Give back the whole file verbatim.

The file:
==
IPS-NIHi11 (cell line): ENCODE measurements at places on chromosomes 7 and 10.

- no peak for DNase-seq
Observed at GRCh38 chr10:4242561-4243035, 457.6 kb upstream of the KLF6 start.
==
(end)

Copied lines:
IPS-NIHi11 (cell line): ENCODE measurements at places on chromosomes 7 and 10.

- no peak for DNase-seq
Observed at GRCh38 chr10:4242561-4243035, 457.6 kb upstream of the KLF6 start.